A healthy 59% of Americans still aspire to be homeowners, a sign of the lingering allure of the post-World War II vision. But suburbia is now mostly attainable for the wealthy, less accessible to the 68% of millennials who have their sights set on homeownership. 

open house
The housing shortage has boxed many out of the housing market.

Alyssa Cinami, 32, who has spent 14 months house-hunting and put in five rejected bids, described the market to Insider as "insane, and very discouraging for first-time buyers who can't compete with people with lots of cash."

It prompted some 40,000 Americans in May and June alone to turn to more affordable housing in the exurbs, a rural community that is distantly commutable to a big city, or even further out to areas that urbanist Richard Florida has deemed "the rural fringe." 

Others are finding alternative options in a life on the go, bypassing debt-based homeownership for a more mobile lifestyle in a tiny house or a van, both of which saw a boom in sales since the pandemic began.

But that doesn't mean cities are dead. Skyrocketing rents and the 60% of wealthy millennials who plan to buy a home in a big city within the next year indicates that city life still holds an allure. Now, urbanites are living there because they want to, not because they need to for work, and it's reshaping cities as a place centered around personal interaction rather than the office.

As Samuel said, "The new white picket fence can be said to be the freedom and peace of mind that comes with not having to do whatever it takes to keep the fence."

Power is slowly shifting from employers to workers, and leaving shortages in its wake

For decades, the American Dream has valued the ideal of wealth through meaningful work: You want to work hard enough that you'll amass enough wealth to buy all the things you want, like a house, a TV, or a car.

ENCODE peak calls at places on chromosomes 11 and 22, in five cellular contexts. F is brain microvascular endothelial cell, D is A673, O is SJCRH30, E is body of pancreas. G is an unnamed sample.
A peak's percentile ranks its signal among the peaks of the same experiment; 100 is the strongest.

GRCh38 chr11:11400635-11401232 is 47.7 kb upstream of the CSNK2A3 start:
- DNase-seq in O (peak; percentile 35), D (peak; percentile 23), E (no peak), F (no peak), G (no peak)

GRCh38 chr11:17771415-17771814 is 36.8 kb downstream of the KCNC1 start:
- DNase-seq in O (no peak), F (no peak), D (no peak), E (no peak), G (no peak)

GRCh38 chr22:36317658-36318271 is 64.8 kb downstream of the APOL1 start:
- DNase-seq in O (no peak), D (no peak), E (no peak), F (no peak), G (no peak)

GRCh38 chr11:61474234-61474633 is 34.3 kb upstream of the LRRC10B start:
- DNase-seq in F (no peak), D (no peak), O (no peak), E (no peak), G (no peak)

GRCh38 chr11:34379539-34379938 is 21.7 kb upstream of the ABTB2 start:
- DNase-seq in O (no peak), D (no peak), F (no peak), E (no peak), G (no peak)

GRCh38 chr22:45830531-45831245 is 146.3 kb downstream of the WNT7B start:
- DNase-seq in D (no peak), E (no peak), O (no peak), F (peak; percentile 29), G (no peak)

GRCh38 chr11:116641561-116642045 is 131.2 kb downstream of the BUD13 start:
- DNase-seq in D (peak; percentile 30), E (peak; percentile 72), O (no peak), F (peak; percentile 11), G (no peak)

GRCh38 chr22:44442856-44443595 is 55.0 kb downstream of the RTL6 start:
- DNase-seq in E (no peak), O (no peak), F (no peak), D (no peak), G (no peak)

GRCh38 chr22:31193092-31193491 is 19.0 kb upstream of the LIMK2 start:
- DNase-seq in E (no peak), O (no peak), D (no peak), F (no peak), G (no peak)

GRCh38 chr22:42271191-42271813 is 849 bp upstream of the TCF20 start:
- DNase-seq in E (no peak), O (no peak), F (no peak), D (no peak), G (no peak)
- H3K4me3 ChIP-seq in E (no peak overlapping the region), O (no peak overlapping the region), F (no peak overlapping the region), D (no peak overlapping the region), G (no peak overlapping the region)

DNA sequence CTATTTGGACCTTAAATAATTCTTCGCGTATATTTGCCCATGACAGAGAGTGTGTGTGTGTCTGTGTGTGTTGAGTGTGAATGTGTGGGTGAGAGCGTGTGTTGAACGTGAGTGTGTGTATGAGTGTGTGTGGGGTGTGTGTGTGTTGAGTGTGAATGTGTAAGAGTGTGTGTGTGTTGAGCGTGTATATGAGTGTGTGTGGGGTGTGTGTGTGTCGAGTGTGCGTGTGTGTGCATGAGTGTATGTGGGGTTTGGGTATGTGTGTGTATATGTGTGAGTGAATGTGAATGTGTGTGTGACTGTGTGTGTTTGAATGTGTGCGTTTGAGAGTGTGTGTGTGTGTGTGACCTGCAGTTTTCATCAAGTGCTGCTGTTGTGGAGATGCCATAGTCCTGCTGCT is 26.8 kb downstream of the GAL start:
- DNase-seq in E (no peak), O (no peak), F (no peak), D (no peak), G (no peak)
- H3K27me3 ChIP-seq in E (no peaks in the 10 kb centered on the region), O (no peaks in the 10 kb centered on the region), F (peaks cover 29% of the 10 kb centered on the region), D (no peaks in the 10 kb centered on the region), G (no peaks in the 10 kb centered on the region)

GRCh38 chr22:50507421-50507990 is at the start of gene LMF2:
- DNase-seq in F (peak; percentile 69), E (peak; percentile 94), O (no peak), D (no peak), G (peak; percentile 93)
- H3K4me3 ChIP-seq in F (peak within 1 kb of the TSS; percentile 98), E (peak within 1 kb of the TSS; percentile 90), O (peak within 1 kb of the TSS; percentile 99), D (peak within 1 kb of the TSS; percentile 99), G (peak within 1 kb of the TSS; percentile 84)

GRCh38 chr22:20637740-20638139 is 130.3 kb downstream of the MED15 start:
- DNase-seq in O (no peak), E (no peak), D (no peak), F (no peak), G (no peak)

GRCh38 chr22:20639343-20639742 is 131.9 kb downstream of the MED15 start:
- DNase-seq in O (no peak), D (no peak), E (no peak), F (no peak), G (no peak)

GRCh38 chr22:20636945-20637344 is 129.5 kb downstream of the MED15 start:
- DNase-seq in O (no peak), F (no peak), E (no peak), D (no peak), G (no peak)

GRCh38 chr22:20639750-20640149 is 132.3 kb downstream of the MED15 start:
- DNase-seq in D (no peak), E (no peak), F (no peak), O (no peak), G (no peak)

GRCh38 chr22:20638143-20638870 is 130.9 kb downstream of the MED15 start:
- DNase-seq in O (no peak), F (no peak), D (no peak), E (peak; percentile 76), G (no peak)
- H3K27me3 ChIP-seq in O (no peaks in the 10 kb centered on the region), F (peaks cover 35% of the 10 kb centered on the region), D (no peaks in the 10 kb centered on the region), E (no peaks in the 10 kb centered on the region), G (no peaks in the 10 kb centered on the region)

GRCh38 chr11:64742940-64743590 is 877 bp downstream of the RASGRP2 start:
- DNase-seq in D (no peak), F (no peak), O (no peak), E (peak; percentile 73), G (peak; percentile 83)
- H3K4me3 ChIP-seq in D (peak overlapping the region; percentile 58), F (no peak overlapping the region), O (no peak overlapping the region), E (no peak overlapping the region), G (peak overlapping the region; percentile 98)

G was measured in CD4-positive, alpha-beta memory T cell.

But the economic reality for many workers hasn't kept pace with these all-important items. Wages have been declining for five decades; the student debt meant to finance the educations that supply the American Dream has skyrocketed, trapping many in untenable cycles of debt. Meanwhile, the opportunities available to workers are increasingly low wage.

The pandemic tightened the screws even further, with billionaires notching trillions in gains as low-wage workers found themselves on the frontlines — or just out of a job completely.

Workers have taken advantage of the hot post-vaccine labor market. For six months, Americans have been quitting in record numbers, with 4.4 million in September alone. Meanwhile, thousands of workers have gone on strike to demand better conditions. The workers that have joined "the Great Resignation" are effectively on strike, too, many of them expressing a new philosophy of "antiwork," where they document quitting over exploitative conditions and contemplate a future where work is decentralized from life.

Spirit Airlines pilot strike
Spirit Airlines pilots are on strike.

"I think that it has a lot to do with Gen Z," Kade, a Gen Z antiworker in Kansas, told Insider. After reading antiwork for months, he quit his job when his boss said they would confiscate phones if they caught workers on them. Gen Z doesn't "put up with employers' crap anymore, like the abuse and the low pay," Kade said.